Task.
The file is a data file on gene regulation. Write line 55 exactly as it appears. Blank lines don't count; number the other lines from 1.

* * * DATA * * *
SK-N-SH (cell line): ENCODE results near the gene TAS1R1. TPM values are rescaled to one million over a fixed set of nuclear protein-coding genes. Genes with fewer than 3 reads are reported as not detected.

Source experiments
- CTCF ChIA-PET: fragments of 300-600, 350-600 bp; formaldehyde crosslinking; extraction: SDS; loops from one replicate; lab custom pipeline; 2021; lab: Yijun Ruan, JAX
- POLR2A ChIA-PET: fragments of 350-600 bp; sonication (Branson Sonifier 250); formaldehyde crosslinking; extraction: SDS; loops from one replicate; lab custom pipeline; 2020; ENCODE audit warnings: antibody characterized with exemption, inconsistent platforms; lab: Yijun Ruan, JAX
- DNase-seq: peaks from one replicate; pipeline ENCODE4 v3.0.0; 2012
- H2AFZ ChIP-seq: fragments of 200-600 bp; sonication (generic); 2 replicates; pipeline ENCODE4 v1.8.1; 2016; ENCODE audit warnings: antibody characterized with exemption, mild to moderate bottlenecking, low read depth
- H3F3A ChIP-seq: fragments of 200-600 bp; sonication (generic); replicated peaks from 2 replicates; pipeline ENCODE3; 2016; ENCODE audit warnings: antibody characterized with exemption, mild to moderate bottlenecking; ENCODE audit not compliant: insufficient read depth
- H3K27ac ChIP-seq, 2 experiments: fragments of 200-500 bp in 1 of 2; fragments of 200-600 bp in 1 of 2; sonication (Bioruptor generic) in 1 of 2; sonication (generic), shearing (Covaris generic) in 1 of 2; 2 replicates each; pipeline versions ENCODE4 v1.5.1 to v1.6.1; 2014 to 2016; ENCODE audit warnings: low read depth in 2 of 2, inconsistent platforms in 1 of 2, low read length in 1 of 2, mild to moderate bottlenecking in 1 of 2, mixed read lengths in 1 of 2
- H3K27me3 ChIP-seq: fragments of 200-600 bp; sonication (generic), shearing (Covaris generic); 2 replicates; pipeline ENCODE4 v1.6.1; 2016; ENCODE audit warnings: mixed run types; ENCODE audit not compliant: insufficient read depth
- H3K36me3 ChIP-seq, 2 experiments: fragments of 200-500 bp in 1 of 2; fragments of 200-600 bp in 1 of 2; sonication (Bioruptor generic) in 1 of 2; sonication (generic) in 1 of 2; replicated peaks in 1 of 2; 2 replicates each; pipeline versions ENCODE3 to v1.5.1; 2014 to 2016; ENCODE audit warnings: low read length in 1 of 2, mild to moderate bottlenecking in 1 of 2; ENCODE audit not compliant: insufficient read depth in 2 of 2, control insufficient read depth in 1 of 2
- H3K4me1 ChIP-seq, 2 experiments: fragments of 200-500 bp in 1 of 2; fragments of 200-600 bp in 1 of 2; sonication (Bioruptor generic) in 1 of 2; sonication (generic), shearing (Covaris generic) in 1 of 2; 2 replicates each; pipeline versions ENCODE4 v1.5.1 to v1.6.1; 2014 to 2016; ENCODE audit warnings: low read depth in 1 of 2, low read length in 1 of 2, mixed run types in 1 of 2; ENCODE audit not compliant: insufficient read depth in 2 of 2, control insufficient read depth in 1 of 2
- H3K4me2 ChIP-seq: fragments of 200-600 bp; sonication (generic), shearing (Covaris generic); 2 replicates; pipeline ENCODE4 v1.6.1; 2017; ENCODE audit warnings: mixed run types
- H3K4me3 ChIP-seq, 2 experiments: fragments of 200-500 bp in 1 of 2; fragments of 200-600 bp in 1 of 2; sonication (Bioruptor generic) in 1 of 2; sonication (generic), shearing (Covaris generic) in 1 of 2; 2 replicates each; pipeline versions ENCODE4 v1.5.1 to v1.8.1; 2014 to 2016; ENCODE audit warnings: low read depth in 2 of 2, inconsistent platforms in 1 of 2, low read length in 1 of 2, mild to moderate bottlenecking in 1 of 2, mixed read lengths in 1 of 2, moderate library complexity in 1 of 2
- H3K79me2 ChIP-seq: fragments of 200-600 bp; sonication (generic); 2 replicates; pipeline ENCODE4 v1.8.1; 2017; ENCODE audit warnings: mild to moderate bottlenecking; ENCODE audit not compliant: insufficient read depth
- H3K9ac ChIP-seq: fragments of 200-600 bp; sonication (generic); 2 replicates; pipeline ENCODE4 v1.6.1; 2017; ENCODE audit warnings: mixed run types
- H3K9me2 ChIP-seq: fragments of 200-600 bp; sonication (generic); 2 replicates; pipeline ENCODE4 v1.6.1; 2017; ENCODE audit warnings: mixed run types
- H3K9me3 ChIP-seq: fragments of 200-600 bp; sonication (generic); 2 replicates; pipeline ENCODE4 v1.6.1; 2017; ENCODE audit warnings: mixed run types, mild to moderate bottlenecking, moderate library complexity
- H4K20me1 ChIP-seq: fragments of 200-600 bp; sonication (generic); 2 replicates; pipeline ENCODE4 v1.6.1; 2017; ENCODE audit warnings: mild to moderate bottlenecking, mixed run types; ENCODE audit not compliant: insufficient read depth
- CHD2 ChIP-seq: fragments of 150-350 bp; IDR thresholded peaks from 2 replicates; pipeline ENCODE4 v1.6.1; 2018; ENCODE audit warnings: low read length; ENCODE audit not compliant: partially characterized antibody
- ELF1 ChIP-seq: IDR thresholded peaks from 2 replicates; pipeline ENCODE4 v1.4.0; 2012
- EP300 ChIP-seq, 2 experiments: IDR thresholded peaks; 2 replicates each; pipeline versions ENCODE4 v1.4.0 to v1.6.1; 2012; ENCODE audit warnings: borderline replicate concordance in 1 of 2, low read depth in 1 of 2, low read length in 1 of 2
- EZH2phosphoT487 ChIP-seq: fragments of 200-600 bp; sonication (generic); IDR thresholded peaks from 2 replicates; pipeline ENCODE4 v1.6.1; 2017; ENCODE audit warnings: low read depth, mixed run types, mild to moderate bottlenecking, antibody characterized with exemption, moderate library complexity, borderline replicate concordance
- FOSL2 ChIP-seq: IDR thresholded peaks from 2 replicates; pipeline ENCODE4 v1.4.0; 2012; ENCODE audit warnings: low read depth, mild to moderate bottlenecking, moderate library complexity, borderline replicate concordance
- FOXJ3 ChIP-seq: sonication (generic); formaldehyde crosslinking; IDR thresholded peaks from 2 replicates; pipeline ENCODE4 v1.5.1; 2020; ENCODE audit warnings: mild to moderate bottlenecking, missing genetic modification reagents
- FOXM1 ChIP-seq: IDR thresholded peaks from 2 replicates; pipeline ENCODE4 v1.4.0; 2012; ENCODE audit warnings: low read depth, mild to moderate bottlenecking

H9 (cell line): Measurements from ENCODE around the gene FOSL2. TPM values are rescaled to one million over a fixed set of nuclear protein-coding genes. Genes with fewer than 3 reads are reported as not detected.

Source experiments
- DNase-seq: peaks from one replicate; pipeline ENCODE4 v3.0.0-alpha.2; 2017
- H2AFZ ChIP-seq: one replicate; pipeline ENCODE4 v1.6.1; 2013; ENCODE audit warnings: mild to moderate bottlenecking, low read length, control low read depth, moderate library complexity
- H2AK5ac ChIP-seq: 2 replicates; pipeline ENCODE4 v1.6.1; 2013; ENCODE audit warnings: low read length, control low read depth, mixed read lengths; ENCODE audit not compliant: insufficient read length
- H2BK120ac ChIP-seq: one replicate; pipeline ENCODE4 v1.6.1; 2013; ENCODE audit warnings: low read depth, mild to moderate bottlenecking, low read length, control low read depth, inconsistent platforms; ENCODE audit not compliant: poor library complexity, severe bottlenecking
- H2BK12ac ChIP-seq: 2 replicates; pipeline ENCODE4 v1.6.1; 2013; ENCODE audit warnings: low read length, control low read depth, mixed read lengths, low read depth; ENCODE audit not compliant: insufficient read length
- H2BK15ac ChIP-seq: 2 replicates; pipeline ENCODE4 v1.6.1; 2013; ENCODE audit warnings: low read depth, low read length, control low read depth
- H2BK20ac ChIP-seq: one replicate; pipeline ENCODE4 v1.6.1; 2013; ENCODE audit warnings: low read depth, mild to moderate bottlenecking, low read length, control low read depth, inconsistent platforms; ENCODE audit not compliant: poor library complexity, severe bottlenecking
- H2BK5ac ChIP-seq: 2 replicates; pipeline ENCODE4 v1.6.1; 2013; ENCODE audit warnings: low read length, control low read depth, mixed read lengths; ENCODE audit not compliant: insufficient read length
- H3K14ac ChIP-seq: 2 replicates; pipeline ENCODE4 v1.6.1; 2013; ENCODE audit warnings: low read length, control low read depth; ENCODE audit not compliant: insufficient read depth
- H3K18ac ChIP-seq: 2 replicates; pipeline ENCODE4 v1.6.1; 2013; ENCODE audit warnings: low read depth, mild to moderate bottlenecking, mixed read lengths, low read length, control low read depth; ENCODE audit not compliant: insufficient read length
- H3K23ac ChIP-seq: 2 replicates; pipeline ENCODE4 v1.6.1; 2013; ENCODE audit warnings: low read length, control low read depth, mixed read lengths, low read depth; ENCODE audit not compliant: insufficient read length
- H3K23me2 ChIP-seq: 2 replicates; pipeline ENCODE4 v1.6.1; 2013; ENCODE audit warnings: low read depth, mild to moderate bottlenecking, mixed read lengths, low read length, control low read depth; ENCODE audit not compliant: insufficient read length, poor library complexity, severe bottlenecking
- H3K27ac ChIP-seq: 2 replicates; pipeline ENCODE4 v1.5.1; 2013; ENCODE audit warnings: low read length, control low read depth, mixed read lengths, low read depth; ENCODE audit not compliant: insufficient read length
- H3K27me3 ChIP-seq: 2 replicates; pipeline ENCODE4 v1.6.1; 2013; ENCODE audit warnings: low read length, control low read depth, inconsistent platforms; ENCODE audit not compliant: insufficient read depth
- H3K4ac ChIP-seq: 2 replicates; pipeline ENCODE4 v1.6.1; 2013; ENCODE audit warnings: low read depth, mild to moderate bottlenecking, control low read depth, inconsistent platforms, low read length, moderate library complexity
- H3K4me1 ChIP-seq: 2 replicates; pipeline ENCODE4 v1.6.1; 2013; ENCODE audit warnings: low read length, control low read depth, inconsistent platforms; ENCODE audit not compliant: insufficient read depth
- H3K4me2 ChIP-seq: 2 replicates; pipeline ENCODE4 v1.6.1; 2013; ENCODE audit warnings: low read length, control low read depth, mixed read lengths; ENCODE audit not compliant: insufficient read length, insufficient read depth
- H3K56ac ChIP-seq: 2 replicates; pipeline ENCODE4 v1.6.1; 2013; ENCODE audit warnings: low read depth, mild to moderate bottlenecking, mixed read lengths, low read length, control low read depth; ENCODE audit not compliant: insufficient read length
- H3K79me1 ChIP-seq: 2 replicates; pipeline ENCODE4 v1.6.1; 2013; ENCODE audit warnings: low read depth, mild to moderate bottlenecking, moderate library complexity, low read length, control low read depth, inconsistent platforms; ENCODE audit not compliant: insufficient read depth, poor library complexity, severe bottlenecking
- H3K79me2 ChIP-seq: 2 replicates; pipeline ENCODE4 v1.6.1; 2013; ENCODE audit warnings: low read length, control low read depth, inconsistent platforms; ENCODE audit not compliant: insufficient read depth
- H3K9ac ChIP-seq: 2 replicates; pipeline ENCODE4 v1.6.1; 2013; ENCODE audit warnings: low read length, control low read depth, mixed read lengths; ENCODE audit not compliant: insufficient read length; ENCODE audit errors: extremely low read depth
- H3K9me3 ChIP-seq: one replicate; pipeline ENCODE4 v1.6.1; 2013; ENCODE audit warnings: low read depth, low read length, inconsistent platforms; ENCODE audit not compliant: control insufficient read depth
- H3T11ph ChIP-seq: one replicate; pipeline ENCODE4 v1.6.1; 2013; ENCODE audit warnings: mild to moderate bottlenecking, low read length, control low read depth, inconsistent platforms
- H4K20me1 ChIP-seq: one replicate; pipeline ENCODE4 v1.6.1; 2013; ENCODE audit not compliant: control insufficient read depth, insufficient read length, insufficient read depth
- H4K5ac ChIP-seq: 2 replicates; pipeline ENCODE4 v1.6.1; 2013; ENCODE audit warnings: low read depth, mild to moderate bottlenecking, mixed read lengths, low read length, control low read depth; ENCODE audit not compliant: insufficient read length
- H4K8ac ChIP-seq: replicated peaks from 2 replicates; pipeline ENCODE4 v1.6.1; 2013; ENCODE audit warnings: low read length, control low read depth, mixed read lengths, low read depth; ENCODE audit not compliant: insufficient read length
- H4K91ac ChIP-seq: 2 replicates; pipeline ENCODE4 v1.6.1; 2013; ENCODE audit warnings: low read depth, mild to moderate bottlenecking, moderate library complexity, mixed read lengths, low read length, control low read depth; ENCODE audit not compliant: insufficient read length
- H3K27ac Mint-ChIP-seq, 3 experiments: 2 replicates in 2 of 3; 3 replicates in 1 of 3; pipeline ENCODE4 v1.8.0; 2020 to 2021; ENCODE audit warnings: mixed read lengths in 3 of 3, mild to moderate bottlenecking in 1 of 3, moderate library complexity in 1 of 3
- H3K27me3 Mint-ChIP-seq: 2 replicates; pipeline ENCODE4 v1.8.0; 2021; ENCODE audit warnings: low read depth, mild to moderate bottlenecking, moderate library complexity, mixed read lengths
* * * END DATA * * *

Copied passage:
- H3K27ac Mint-ChIP-seq, 3 experiments: 2 replicates in 2 of 3; 3 replicates in 1 of 3; pipeline ENCODE4 v1.8.0; 2020 to 2021; ENCODE audit warnings: mixed read lengths in 3 of 3, mild to moderate bottlenecking in 1 of 3, moderate library complexity in 1 of 3